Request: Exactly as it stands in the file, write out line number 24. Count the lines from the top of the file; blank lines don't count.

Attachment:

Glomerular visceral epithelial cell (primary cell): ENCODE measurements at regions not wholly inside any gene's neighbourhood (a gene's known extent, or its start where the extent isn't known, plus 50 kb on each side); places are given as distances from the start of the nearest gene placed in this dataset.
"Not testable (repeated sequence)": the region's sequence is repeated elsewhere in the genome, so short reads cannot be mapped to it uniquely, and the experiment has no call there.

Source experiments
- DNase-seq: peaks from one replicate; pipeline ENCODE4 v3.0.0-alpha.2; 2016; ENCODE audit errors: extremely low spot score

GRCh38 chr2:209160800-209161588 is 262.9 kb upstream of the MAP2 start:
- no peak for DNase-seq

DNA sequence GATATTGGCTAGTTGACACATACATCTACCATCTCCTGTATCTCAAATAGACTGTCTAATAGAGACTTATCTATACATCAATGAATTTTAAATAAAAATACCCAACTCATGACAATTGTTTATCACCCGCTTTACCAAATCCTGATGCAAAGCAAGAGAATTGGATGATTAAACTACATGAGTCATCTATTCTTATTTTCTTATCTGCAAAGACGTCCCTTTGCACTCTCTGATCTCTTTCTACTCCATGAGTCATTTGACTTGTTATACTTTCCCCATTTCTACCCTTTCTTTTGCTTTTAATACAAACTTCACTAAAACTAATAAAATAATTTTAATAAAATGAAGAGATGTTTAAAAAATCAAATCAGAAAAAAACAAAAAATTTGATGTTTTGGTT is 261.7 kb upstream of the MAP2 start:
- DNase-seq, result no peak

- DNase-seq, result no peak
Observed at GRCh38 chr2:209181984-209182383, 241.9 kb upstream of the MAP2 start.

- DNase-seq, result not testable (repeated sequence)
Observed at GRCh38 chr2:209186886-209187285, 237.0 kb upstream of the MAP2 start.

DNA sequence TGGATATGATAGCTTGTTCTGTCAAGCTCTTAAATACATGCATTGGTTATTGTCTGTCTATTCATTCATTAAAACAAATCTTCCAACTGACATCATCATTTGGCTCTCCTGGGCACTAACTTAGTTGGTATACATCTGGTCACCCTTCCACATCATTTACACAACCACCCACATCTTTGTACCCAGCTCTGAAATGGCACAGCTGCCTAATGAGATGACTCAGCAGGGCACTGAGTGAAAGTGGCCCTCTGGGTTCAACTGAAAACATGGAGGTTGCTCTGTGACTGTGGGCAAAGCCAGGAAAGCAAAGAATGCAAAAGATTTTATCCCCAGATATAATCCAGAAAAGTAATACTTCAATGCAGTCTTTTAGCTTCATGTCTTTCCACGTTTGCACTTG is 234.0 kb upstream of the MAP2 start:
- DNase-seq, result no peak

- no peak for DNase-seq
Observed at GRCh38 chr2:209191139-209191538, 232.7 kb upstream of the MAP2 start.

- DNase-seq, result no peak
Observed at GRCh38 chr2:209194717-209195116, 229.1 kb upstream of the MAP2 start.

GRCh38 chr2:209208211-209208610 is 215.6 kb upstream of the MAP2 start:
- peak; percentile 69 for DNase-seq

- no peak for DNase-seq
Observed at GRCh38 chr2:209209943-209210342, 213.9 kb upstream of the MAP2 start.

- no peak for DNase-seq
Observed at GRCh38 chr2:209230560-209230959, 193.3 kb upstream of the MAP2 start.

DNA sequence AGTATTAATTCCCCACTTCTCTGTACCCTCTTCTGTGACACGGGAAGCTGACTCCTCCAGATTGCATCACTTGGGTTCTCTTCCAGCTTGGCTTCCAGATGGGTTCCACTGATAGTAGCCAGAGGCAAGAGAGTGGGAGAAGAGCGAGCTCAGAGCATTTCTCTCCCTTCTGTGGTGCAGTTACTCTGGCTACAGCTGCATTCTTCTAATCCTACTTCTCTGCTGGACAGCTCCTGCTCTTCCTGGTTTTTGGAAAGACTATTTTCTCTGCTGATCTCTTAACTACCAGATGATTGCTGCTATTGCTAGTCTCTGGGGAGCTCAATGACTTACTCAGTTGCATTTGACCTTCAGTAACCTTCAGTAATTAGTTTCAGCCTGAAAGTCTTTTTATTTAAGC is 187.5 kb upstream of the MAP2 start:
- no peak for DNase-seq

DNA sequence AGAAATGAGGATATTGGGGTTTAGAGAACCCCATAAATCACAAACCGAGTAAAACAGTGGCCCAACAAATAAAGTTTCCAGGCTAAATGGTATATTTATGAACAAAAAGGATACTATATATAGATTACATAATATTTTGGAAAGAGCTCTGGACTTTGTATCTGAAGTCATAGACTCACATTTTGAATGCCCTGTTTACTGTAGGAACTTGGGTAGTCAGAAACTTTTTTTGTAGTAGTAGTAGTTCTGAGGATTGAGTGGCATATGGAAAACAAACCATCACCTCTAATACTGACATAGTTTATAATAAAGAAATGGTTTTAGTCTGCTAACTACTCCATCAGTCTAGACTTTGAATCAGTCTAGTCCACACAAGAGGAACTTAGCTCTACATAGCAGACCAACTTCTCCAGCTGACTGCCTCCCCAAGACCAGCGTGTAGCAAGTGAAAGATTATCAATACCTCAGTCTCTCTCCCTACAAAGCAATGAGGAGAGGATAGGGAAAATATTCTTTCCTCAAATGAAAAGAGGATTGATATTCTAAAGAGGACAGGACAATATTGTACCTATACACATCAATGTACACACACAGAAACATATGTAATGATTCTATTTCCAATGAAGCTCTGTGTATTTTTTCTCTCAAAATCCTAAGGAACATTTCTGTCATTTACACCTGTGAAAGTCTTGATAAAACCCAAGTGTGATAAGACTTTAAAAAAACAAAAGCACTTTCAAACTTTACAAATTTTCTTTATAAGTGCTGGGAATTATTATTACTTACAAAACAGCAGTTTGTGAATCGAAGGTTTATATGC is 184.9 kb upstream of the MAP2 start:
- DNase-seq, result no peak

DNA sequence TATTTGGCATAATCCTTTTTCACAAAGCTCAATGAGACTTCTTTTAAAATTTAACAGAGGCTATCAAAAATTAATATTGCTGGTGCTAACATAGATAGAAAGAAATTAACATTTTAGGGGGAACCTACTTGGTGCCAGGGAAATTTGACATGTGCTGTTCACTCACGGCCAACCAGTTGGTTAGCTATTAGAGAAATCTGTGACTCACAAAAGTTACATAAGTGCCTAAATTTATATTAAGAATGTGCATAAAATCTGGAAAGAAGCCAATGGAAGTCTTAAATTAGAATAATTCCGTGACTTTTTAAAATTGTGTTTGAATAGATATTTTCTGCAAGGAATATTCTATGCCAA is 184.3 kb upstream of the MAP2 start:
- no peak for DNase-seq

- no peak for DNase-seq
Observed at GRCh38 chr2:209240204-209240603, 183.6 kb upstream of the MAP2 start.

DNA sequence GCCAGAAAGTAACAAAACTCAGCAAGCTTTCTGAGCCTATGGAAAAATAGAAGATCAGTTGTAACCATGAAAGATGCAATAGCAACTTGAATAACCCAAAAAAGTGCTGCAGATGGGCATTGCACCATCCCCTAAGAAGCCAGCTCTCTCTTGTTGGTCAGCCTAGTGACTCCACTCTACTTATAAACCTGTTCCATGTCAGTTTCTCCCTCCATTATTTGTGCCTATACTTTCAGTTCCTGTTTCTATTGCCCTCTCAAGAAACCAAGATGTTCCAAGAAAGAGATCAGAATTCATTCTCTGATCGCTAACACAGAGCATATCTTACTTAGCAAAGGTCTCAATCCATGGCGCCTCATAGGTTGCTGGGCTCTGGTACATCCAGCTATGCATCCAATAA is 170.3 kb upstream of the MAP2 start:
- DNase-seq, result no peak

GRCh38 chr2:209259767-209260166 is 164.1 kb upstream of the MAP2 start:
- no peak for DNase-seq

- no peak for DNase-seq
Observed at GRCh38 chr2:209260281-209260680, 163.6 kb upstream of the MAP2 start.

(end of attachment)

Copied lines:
Observed at GRCh38 chr2:209230560-209230959, 193.3 kb upstream of the MAP2 start.